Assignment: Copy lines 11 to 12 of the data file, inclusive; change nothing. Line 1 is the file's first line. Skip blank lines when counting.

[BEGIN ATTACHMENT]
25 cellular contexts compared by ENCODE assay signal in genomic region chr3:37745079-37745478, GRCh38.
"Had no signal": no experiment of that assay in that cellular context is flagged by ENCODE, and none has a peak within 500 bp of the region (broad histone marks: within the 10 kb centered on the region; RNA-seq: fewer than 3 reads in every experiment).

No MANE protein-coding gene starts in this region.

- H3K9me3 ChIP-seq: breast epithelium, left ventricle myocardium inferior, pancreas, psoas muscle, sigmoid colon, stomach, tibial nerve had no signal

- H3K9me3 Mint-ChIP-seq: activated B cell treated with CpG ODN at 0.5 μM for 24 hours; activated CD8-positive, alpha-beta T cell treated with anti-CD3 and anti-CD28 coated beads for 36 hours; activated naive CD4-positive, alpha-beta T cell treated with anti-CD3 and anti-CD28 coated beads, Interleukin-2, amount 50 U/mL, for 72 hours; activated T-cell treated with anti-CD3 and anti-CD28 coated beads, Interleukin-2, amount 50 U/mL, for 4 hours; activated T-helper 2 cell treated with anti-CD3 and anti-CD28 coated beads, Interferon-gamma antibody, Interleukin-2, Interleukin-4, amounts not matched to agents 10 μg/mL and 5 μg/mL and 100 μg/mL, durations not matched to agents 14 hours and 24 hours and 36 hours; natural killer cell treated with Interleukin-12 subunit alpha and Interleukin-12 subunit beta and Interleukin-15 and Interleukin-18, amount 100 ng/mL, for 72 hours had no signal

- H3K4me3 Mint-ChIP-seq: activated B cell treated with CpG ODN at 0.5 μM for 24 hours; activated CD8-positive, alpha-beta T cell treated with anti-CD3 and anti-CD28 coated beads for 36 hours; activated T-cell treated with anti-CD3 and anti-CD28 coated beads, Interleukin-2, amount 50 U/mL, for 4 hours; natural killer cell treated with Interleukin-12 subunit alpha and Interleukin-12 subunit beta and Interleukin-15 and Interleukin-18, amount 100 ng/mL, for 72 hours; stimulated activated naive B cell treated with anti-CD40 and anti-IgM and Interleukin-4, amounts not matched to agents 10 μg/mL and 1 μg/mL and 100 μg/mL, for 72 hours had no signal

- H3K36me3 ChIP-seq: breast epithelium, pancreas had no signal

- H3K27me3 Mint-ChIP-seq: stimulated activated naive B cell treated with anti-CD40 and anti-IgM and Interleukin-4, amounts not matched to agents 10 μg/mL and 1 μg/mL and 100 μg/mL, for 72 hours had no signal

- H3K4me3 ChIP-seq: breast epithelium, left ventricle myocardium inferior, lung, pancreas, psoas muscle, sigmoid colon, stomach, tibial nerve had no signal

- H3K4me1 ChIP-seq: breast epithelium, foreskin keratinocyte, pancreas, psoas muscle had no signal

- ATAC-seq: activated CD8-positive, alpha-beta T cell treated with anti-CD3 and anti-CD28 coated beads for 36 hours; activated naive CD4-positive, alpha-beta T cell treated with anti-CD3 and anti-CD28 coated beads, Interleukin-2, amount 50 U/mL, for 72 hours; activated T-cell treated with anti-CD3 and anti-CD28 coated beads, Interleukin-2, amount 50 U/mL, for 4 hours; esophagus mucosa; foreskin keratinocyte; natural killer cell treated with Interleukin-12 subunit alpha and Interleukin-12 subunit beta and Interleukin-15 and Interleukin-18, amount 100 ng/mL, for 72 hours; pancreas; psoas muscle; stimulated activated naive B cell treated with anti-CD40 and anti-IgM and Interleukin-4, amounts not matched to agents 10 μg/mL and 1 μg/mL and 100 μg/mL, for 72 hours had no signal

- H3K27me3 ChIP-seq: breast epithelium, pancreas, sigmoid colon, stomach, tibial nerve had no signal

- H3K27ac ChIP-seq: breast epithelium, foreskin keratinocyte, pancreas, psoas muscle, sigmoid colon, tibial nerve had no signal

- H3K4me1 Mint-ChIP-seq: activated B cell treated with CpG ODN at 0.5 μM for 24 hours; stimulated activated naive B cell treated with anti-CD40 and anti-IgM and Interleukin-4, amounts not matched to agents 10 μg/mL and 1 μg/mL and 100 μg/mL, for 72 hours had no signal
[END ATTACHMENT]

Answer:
- ATAC-seq: activated CD8-positive, alpha-beta T cell treated with anti-CD3 and anti-CD28 coated beads for 36 hours; activated naive CD4-positive, alpha-beta T cell treated with anti-CD3 and anti-CD28 coated beads, Interleukin-2, amount 50 U/mL, for 72 hours; activated T-cell treated with anti-CD3 and anti-CD28 coated beads, Interleukin-2, amount 50 U/mL, for 4 hours; esophagus mucosa; foreskin keratinocyte; natural killer cell treated with Interleukin-12 subunit alpha and Interleukin-12 subunit beta and Interleukin-15 and Interleukin-18, amount 100 ng/mL, for 72 hours; pancreas; psoas muscle; stimulated activated naive B cell treated with anti-CD40 and anti-IgM and Interleukin-4, amounts not matched to agents 10 μg/mL and 1 μg/mL and 100 μg/mL, for 72 hours had no signal

- H3K27me3 ChIP-seq: breast epithelium, pancreas, sigmoid colon, stomach, tibial nerve had no signal